World of Warcraft Character Dataset

World of Warcraft Character Dataset Author: Jinyuan Qiu Overview For the final project, I will work alone to analyze a set of data from an online mul...
Author: Poppy Davis
2 downloads 1 Views 594KB Size
World of Warcraft Character Dataset Author: Jinyuan Qiu

Overview For the final project, I will work alone to analyze a set of data from an online multiplayer game called “World of Warcraft”. I will look for relationships as well as create graphs to evaluate the relationships between the levels of the players and the class that they play as well as the relationships between the race and the class that they play. I will also calculate the probabilities of each attribute of a player for each set of players in a given zone of the game to find the ‘representative’ player of that zone.

Motivation The results of this program will allow players as well as companies to see trends in the World of Warcraft population as a whole and make choices more intelligently whether if it is playing a character or class that is less played or looking for trends in the general World of Warcraft. This project will also allow Blizzard, the company that runs World of Warcraft, to see the’ typical’ characteristics of players who are in a given zone as well as to find race, class combinations that are less popular.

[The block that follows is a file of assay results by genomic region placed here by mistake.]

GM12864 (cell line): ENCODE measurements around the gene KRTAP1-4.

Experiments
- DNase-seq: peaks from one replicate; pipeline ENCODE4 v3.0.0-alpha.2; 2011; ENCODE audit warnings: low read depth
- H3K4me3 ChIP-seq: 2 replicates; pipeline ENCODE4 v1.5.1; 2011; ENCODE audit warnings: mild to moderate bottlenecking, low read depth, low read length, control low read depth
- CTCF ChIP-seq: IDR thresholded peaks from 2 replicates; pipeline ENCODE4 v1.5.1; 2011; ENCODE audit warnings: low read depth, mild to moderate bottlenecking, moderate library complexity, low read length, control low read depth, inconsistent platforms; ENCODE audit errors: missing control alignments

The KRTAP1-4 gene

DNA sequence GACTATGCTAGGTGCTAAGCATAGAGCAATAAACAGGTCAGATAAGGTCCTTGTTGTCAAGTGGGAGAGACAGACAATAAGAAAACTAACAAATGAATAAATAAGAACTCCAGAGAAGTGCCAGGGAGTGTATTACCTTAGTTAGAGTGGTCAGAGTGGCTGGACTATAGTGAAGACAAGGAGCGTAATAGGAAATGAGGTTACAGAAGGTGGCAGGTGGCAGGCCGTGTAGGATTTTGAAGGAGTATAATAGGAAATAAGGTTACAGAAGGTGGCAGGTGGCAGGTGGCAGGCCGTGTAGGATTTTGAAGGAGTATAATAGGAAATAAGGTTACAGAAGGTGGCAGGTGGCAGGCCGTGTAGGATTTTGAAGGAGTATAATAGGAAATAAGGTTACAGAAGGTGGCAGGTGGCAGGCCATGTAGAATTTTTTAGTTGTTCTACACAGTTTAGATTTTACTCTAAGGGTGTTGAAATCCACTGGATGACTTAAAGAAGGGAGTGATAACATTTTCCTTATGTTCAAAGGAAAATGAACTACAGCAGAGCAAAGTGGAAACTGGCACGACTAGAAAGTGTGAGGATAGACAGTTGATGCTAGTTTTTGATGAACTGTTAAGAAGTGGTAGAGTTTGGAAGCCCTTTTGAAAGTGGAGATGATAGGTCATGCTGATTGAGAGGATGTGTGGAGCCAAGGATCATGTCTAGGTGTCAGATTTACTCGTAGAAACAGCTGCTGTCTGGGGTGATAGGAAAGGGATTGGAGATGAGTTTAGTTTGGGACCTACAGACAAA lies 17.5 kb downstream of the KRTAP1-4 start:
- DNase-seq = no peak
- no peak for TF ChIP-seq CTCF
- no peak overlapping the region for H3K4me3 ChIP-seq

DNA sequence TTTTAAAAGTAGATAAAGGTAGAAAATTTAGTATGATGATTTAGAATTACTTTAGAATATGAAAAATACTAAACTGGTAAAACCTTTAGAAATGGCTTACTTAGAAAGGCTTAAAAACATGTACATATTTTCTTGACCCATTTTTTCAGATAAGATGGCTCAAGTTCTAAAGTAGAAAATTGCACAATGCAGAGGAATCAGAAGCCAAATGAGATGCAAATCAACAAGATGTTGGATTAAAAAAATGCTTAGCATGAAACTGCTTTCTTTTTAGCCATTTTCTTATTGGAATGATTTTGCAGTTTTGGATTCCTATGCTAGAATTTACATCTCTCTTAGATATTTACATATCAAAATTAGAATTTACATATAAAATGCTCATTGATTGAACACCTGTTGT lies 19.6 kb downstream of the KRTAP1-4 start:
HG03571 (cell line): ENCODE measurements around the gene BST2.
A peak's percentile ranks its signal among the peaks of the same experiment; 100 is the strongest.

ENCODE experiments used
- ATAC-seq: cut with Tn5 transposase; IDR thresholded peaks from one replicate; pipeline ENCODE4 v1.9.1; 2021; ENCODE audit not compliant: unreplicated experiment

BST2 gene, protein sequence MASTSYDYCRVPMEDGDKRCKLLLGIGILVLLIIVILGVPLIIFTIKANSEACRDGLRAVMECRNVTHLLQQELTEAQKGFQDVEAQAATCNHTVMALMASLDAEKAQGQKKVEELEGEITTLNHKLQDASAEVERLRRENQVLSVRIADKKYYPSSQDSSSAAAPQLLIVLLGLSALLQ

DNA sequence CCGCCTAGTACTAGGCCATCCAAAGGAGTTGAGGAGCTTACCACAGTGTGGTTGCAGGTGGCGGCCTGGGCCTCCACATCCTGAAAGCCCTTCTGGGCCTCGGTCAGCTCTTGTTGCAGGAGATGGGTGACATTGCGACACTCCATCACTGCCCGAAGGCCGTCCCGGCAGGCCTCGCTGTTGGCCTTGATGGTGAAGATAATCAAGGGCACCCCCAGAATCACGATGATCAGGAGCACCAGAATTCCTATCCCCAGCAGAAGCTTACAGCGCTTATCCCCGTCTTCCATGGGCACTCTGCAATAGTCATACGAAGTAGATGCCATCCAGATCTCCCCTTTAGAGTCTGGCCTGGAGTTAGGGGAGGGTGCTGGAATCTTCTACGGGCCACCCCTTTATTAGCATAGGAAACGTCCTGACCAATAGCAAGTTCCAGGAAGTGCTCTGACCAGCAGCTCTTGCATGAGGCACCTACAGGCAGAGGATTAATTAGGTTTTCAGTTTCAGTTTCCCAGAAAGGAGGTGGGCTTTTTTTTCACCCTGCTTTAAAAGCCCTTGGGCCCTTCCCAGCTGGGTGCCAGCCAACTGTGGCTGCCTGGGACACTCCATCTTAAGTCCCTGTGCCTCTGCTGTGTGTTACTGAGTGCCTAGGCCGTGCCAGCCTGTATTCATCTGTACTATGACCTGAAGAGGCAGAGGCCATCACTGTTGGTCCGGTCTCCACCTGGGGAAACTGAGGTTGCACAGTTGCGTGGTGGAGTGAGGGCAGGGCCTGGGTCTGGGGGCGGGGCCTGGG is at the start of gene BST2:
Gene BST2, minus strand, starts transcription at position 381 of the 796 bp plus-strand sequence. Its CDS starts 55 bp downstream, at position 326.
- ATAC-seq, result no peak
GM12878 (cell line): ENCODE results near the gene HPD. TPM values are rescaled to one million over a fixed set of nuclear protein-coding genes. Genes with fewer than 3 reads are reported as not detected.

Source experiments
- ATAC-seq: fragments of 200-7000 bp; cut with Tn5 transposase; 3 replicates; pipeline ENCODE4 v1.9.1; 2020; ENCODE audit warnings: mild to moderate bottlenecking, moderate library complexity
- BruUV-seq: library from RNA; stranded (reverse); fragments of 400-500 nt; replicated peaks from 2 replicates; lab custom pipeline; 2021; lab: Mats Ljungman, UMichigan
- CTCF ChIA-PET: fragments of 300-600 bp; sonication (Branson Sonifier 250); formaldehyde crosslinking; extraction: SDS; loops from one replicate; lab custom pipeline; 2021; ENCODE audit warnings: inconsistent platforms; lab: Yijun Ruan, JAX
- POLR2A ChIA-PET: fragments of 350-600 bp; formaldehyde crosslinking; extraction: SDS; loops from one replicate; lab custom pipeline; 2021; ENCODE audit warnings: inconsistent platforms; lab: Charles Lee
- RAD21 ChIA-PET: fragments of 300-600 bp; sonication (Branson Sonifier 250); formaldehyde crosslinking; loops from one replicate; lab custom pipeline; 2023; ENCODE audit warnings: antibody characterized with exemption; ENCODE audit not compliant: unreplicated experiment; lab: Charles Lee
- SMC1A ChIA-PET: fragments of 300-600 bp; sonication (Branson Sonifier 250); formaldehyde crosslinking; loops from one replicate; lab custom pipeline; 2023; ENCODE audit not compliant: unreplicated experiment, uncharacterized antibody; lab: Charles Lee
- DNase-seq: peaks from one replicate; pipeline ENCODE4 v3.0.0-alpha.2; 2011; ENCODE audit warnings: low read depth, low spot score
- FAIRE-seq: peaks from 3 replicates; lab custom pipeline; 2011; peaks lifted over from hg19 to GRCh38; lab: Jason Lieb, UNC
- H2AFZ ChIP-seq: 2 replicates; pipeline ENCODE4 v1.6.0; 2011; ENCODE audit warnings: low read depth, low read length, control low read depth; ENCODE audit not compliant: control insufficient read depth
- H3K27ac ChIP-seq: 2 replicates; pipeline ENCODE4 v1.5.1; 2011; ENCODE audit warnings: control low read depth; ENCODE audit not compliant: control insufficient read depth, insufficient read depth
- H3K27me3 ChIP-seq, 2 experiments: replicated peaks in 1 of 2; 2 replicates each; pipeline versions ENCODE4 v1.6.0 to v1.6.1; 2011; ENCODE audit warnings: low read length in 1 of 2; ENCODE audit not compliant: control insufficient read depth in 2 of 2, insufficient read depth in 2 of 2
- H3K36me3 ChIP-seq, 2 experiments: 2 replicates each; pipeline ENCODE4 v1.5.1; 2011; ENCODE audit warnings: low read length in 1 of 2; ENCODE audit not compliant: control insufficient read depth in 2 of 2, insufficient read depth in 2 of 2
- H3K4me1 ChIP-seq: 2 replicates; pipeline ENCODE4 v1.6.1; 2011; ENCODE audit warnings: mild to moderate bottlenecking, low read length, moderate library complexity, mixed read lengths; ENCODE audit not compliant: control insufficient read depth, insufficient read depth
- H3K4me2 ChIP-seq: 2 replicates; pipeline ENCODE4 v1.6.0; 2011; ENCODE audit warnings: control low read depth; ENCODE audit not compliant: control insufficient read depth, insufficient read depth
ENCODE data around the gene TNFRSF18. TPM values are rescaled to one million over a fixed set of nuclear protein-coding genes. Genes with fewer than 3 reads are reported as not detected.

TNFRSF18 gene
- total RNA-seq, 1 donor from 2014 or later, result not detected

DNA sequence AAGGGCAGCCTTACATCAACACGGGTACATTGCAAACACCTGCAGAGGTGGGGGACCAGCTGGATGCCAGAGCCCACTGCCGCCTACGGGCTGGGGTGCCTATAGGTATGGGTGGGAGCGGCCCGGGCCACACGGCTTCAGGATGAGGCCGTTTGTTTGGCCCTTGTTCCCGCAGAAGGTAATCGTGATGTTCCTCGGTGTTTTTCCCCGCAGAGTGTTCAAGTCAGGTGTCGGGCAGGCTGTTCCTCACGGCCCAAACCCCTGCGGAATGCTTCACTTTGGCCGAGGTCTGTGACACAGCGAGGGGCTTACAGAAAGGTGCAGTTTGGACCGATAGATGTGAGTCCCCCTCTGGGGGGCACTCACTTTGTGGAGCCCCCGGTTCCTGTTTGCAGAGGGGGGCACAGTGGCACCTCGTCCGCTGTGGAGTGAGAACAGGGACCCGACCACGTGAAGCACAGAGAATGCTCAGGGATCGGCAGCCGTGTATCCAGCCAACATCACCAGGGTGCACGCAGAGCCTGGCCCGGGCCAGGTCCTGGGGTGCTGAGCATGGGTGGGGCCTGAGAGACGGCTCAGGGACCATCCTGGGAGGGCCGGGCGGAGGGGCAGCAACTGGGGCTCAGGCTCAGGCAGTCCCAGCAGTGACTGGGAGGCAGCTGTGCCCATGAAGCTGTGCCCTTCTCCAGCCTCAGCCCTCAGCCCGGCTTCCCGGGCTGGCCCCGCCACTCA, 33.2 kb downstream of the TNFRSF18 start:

Dataset The dataset is given in the form of a .txt file located within folders with dates as its name. I will be taking the sample from year 2009 January because the size of the dataset would be appropriate for this assignment. Judging by the .txt files, the data is given in a SQL statement format, in two arrays called Persistent_Storage and RoundInfo. All the information collected about the avatars' history is stored in the Persistant_Storage array. Each element of the Persistant_Storage is a string containing 11 fields

separated by commas in the following order: dummy, query time, query sequence number, avatar ID, guild, level, race, class, zone, dummy, dummy. For Example: "0, 01/01/09 01:44:52, 1,78649,478, 55, Orc, Hunter, Azshara, HUNTER, 0", -- [1] I can extract the relevant lines by counting the amount of commas in each line. The fields which are relevant to my analysis are the level, race, class and zone. The dataset can be downloaded from: http://mmnet.iis.sinica.edu.tw/dl/wowah/